Tennis elbow is a broad term often used to describe pain or discomfort on the outside of the elbow that has occurred from overuse of the hand, wrist and forearm musculature. Tennis elbow tends to occur either acutely, or gradually over time.
The bony part on the outside of the elbow (the lateral epicondyle) is where the muscles and tendons converge to form a common tendon that attach to this bony prominence and they permit movement of the hand and wrist (figure 1).
Health professionals refer to tennis elbow as lateral epicondylalgia. Studies of tissue samples have shown us that the tissues show a degenerative component as a result of micro trauma.
Tennis elbow most commonly affects people on their dominant side, or the side that is used for repeated gripping, high levels of resistance and movement at the wrist. Though it is possible for the condition to occur in both arms.
Symptoms vary from person to person, but common presentations include:
Aching or pain that is worsened by forcefully moving the wrist. Some activities may include handling kitchen utensils like using a knife to cut firm vegetables, opening a jar or a door, turning on the taps, using carpentry tools or gardening tools that require you to grip or twist and cleaning tables and windows.
An ache or pain that is experienced during or after gripping or squeezing objects.
Aching or pain around the area of the lateral epicondyle that may slowly develop over time. The onset of pain can also occur quickly, but less commonly.
Most literature suggests that tennis elbow can affect up to 50% of tennis players throughout their careers. It’s important to know that this condition can be just as common with non tennis players. Tennis elbow more commonly occurs in men more than women and is most commonly present between the ages of 30 and 50 years. However, tennis elbow can affect people of any age.
Despite being highly prevalent among tennis players, tennis elbow may affect anyone who participates in work or leisure activities that involves repetitive use of the elbow, hand and wrist, especially if there is a lot of force during gripping as part of the action.
Tennis elbow can be diagnosed by your physiotherapist. During the consultation, your physiotherapist should ask you a number of questions about you symptoms before they take you through a series of tests to determine the source of pain.
Only a small proportion of people require other imaging such as an ultrasound or CT. This will typically be because the symptoms may not fit the expected diagnosis, other structures may be involved, or a person may not be responding to the usual management of the condition.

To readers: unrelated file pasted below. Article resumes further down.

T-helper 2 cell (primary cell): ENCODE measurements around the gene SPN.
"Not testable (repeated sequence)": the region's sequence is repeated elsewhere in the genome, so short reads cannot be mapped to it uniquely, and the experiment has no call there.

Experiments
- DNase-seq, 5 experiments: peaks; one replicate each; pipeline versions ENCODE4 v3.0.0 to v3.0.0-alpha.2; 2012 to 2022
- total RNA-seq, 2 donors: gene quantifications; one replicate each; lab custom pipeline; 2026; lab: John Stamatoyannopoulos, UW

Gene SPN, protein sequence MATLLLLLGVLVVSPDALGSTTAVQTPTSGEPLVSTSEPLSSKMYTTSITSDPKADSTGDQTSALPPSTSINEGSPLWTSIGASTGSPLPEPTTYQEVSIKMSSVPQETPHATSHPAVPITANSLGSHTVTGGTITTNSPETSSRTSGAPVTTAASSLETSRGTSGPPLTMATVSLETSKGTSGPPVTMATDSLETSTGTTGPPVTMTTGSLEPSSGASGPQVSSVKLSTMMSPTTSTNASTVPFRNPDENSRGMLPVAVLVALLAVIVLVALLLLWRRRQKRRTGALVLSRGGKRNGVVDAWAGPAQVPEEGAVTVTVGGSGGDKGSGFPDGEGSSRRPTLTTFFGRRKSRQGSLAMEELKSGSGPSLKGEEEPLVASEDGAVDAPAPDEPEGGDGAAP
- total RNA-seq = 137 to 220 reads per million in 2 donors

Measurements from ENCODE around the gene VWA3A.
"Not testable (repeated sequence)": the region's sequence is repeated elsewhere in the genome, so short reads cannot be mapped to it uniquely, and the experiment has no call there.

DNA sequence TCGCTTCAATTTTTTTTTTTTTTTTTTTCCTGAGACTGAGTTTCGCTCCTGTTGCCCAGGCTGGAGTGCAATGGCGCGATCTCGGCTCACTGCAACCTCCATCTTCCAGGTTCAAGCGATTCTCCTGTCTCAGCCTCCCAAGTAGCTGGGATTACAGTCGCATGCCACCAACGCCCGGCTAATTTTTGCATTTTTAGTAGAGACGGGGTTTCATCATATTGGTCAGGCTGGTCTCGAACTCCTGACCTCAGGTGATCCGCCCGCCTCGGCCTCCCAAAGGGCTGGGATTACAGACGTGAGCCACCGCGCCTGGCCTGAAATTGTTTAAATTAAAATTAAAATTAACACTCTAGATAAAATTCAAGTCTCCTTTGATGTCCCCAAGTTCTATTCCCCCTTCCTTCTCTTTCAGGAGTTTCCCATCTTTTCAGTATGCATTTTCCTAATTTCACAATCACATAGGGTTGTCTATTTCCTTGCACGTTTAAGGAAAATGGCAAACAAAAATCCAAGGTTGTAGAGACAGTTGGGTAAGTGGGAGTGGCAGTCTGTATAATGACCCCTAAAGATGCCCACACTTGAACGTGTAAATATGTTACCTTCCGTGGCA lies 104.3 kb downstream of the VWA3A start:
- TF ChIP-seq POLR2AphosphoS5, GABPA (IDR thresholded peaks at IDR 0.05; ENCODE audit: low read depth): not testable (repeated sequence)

Tennis elbow is successfully managed with physiotherapy treatment and a rehabilitation program. Other possible treatment includes cortisone injections, and in severe cases, surgery if there is no improvement with conservative means.
Some modalities to reduce pain would include:
Regular application of ice to the area
Taping the elbow, or using a brace, as per your Physiotherapist’s instructions
Avoiding movements that cause unnecessary pressure or stress through the forearm muscles and elbow
When the pain and discomfort have begun to subside, your physiotherapist will take you through some specific exercises to stretch and strengthen the muscles and tendons surrounding the elbow. There will be specific movements that you will be advised to avoid, including any activity that causes pain to the elbow either during or afterwards.
Your recovery may also be assisted with taping of the elbow / forearm or the use of a specific brace fitted by your physiotherapist.
Generally, a high percentage of people will make a full recovery with physiotherapy treatment and management. Around 5% of people require surgical intervention to repair the muscle and tendon around the elbow. In the 5% who undergo surgery, 80-90% experience pain relief and restoration of function.
By guest blogger Sophie Halsall-McLennan
Sophie Halsall-McLennan is the owner of Fresh Start Physiotherapy in Curlewis, Victoria and has a special interest in hand therapy, tennis elbow and back pain.
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